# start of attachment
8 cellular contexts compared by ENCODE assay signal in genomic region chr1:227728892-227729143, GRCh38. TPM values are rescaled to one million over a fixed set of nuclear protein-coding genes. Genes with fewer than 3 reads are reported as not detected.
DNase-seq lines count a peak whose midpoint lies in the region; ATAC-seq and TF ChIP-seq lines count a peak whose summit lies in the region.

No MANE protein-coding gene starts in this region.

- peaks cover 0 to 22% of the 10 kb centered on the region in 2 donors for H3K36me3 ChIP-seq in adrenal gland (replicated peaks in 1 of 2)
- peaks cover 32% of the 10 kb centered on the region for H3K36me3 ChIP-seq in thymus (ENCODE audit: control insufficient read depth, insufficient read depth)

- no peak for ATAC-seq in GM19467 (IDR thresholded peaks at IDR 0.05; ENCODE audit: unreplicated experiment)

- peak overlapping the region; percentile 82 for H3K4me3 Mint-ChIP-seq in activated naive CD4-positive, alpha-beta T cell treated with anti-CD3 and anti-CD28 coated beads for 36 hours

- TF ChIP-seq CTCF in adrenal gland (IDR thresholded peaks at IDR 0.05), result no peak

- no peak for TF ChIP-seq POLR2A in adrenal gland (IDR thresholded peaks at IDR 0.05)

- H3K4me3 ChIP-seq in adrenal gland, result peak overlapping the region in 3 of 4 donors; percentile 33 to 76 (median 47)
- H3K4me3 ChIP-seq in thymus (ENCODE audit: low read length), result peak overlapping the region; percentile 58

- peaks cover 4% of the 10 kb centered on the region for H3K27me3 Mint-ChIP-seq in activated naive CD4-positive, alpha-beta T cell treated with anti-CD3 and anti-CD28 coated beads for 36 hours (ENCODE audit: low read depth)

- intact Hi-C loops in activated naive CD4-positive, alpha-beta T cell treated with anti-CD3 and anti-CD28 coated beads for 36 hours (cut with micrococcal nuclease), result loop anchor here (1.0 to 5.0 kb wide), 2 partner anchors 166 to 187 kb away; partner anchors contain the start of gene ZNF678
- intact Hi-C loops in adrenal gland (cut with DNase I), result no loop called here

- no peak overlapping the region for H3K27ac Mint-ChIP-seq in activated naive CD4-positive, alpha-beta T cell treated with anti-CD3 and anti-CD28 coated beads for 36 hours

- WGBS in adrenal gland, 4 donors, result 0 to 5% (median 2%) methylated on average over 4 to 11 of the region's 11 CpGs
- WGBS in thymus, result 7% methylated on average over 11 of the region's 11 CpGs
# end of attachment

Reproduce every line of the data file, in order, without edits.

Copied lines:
8 cellular contexts compared by ENCODE assay signal in genomic region chr1:227728892-227729143, GRCh38. TPM values are rescaled to one million over a fixed set of nuclear protein-coding genes. Genes with fewer than 3 reads are reported as not detected.
DNase-seq lines count a peak whose midpoint lies in the region; ATAC-seq and TF ChIP-seq lines count a peak whose summit lies in the region.

No MANE protein-coding gene starts in this region.

- peaks cover 0 to 22% of the 10 kb centered on the region in 2 donors for H3K36me3 ChIP-seq in adrenal gland (replicated peaks in 1 of 2)
- peaks cover 32% of the 10 kb centered on the region for H3K36me3 ChIP-seq in thymus (ENCODE audit: control insufficient read depth, insufficient read depth)

- no peak for ATAC-seq in GM19467 (IDR thresholded peaks at IDR 0.05; ENCODE audit: unreplicated experiment)

- peak overlapping the region; percentile 82 for H3K4me3 Mint-ChIP-seq in activated naive CD4-positive, alpha-beta T cell treated with anti-CD3 and anti-CD28 coated beads for 36 hours

- TF ChIP-seq CTCF in adrenal gland (IDR thresholded peaks at IDR 0.05), result no peak

- no peak for TF ChIP-seq POLR2A in adrenal gland (IDR thresholded peaks at IDR 0.05)

- H3K4me3 ChIP-seq in adrenal gland, result peak overlapping the region in 3 of 4 donors; percentile 33 to 76 (median 47)
- H3K4me3 ChIP-seq in thymus (ENCODE audit: low read length), result peak overlapping the region; percentile 58

- peaks cover 4% of the 10 kb centered on the region for H3K27me3 Mint-ChIP-seq in activated naive CD4-positive, alpha-beta T cell treated with anti-CD3 and anti-CD28 coated beads for 36 hours (ENCODE audit: low read depth)

- intact Hi-C loops in activated naive CD4-positive, alpha-beta T cell treated with anti-CD3 and anti-CD28 coated beads for 36 hours (cut with micrococcal nuclease), result loop anchor here (1.0 to 5.0 kb wide), 2 partner anchors 166 to 187 kb away; partner anchors contain the start of gene ZNF678
- intact Hi-C loops in adrenal gland (cut with DNase I), result no loop called here

- no peak overlapping the region for H3K27ac Mint-ChIP-seq in activated naive CD4-positive, alpha-beta T cell treated with anti-CD3 and anti-CD28 coated beads for 36 hours

- WGBS in adrenal gland, 4 donors, result 0 to 5% (median 2%) methylated on average over 4 to 11 of the region's 11 CpGs
- WGBS in thymus, result 7% methylated on average over 11 of the region's 11 CpGs